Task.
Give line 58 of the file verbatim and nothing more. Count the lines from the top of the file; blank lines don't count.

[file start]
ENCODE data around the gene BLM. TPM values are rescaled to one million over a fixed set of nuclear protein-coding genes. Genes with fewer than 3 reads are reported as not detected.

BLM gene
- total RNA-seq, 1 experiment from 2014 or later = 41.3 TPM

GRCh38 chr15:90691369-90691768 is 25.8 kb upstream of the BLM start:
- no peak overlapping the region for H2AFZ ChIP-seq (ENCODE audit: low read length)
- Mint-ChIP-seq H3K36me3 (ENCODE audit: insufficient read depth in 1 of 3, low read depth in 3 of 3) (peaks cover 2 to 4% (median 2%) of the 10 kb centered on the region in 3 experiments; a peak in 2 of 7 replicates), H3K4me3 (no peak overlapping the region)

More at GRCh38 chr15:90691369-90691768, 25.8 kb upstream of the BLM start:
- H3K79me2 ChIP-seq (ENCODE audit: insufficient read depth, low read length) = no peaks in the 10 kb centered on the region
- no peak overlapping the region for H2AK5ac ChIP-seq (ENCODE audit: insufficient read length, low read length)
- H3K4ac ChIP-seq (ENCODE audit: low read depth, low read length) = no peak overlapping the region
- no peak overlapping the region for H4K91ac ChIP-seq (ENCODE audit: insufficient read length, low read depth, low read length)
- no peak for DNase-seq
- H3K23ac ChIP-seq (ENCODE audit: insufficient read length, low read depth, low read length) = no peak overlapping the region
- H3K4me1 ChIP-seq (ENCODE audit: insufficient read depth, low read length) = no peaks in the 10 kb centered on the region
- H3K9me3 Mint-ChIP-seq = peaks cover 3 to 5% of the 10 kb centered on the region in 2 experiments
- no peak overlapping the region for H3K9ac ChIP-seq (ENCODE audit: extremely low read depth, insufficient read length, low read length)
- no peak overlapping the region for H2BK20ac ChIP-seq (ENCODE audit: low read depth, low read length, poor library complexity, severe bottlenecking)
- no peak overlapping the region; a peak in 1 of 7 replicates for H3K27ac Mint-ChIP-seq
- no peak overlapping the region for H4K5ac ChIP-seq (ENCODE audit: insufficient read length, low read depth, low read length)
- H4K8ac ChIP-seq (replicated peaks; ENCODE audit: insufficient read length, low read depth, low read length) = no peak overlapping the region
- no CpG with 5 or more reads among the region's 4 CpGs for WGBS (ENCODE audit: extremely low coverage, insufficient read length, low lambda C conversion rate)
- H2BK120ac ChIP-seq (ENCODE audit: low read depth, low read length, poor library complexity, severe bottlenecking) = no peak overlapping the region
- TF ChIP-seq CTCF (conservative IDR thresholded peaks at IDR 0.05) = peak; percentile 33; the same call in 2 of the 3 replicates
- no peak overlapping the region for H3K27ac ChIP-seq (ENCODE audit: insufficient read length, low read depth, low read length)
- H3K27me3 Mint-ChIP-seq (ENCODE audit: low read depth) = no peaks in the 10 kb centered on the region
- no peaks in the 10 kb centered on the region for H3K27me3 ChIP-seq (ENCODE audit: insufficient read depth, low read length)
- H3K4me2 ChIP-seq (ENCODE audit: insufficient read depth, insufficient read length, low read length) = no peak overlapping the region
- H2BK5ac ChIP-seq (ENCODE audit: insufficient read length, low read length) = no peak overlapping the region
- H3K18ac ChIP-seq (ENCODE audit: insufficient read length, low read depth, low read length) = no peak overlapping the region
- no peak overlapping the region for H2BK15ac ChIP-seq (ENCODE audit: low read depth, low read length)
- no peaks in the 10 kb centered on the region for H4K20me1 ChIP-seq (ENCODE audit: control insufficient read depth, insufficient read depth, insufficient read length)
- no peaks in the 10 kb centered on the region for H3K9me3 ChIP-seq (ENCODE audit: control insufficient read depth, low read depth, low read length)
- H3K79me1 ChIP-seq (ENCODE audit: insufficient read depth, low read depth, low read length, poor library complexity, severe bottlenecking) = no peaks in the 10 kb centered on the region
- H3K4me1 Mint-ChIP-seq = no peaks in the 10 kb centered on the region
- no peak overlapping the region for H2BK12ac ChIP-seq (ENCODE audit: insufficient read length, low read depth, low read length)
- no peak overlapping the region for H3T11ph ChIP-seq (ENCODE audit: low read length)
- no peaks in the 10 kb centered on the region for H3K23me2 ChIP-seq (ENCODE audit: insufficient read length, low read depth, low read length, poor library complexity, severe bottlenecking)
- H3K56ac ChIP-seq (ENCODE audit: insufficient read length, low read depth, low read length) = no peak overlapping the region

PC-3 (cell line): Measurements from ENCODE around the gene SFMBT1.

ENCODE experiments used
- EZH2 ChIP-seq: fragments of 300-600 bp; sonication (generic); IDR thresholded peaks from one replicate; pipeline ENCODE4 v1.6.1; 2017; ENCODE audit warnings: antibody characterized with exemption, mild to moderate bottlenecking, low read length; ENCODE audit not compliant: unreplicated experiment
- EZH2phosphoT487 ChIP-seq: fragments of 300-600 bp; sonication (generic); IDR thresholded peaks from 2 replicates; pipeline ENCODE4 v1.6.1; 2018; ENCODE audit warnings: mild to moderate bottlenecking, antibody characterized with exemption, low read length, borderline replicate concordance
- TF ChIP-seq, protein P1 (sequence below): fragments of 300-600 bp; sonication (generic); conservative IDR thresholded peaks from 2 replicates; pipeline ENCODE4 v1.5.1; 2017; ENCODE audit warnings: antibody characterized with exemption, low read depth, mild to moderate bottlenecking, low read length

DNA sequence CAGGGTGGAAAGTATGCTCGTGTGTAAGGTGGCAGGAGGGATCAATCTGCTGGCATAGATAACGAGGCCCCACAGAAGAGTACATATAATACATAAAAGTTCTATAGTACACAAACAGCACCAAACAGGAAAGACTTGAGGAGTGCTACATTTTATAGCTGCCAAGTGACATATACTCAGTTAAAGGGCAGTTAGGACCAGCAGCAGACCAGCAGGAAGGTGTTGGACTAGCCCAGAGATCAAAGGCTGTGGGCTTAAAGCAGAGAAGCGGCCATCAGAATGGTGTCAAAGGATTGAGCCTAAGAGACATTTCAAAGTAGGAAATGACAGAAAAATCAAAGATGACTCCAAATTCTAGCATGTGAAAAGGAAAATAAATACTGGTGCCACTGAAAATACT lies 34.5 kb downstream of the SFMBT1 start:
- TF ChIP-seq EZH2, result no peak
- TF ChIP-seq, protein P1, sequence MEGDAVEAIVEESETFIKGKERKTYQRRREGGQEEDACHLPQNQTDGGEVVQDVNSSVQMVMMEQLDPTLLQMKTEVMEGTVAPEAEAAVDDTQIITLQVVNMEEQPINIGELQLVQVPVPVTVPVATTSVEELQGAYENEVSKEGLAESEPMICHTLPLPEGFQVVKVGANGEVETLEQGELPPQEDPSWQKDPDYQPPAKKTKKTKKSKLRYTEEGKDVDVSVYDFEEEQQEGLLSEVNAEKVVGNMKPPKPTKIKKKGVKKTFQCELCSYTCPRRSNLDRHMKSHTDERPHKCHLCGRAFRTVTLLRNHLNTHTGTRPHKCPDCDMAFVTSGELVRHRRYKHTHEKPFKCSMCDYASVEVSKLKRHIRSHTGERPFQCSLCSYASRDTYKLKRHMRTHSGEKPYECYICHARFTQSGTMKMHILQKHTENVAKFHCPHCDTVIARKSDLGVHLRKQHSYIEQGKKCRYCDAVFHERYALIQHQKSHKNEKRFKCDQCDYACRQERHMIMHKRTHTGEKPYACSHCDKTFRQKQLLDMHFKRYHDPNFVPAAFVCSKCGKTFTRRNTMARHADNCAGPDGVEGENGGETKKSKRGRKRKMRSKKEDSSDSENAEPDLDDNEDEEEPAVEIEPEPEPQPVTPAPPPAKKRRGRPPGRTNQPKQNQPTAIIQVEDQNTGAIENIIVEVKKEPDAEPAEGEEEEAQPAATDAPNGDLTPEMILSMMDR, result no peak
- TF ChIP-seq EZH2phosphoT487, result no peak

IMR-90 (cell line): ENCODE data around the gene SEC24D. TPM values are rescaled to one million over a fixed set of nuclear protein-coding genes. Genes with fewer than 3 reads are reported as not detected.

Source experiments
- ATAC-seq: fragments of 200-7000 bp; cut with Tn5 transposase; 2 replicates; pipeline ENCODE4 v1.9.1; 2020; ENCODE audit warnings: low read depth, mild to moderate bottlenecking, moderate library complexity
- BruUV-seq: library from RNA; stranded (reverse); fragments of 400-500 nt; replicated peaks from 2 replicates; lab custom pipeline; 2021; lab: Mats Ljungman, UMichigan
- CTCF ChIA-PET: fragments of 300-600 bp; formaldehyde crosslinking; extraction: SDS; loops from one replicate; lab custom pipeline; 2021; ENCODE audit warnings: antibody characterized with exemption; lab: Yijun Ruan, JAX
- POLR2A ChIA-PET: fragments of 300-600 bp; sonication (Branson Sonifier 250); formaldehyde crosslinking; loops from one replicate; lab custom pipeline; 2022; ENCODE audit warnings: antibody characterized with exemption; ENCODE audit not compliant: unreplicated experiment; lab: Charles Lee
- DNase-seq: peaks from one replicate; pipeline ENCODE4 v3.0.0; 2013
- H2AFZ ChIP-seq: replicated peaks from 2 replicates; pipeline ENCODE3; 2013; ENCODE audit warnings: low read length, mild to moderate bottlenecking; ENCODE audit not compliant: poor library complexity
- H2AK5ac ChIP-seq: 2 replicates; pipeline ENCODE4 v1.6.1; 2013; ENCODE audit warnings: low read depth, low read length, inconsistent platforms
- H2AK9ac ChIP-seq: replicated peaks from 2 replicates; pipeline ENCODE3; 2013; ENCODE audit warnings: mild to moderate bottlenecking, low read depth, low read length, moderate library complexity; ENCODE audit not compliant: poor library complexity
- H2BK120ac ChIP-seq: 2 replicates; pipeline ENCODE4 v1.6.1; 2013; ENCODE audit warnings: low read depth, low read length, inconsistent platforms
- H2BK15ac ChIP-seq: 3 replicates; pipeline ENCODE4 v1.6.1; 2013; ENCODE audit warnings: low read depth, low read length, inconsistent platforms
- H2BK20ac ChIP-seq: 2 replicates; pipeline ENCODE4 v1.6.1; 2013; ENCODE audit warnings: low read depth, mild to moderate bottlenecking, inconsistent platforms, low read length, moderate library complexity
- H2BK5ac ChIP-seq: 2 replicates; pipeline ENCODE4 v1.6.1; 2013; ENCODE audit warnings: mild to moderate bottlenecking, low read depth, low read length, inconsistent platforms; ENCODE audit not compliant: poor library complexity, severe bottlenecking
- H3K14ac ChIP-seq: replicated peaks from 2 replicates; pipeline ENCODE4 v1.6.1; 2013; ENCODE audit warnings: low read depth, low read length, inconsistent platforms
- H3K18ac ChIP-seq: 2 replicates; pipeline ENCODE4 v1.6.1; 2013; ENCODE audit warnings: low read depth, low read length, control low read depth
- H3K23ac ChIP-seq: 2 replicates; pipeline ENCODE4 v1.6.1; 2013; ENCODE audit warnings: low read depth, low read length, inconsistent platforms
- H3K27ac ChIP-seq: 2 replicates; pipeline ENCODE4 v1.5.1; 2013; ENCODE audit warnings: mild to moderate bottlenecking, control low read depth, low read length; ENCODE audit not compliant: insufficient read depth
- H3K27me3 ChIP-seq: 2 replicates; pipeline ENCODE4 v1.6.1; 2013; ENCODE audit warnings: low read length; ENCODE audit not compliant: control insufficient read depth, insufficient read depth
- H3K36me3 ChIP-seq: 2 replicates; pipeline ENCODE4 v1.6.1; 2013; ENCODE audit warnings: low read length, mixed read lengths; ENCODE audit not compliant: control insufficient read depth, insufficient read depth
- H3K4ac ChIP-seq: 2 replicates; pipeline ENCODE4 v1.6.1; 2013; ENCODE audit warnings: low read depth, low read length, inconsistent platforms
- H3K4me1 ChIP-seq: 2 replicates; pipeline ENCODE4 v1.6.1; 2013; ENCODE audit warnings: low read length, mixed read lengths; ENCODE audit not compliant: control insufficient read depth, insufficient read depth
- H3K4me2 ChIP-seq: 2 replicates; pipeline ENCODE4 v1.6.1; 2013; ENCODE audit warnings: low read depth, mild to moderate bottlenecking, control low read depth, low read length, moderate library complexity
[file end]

- H2BK120ac ChIP-seq: 2 replicates; pipeline ENCODE4 v1.6.1; 2013; ENCODE audit warnings: low read depth, low read length, inconsistent platforms